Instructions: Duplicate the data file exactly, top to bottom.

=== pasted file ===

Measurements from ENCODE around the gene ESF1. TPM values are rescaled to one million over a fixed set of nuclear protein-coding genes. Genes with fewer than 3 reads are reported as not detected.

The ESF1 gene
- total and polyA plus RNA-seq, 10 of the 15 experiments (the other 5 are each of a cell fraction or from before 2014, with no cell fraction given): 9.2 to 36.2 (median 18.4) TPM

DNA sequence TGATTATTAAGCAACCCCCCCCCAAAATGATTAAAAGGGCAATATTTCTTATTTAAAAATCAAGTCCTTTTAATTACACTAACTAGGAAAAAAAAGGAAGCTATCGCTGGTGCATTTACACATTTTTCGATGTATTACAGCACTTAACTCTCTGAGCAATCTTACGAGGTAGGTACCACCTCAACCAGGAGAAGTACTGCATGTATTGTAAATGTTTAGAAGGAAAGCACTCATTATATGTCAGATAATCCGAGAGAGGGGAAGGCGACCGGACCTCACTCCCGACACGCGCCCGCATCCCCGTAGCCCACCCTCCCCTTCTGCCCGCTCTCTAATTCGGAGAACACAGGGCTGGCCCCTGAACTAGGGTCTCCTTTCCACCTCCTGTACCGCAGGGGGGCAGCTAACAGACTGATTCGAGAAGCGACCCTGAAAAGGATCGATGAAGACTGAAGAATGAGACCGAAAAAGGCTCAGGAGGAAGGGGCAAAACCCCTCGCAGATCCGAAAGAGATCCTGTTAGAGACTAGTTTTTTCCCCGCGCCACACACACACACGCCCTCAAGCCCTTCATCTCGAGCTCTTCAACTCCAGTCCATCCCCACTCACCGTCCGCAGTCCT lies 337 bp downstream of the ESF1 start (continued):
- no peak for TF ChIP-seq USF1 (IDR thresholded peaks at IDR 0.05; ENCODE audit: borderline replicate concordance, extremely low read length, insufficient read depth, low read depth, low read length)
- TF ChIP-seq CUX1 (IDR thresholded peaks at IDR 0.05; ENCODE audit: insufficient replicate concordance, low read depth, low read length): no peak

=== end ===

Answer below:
Measurements from ENCODE around the gene ESF1. TPM values are rescaled to one million over a fixed set of nuclear protein-coding genes. Genes with fewer than 3 reads are reported as not detected.

The ESF1 gene
- total and polyA plus RNA-seq, 10 of the 15 experiments (the other 5 are each of a cell fraction or from before 2014, with no cell fraction given): 9.2 to 36.2 (median 18.4) TPM

DNA sequence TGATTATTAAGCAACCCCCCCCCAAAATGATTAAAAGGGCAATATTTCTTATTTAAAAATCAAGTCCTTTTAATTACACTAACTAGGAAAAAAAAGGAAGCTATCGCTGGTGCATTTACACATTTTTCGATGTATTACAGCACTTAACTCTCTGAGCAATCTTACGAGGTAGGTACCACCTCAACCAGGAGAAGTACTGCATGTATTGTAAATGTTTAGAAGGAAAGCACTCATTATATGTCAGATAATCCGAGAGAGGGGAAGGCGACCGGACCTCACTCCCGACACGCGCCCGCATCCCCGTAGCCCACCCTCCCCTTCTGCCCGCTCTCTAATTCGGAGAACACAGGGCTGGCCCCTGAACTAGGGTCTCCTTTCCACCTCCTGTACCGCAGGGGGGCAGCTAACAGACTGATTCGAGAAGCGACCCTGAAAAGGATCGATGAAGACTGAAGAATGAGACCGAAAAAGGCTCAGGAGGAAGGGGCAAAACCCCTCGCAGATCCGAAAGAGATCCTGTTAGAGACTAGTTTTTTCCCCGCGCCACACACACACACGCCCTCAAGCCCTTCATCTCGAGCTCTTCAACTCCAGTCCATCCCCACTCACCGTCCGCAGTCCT lies 337 bp downstream of the ESF1 start (continued):
- no peak for TF ChIP-seq USF1 (IDR thresholded peaks at IDR 0.05; ENCODE audit: borderline replicate concordance, extremely low read length, insufficient read depth, low read depth, low read length)
- TF ChIP-seq CUX1 (IDR thresholded peaks at IDR 0.05; ENCODE audit: insufficient replicate concordance, low read depth, low read length): no peak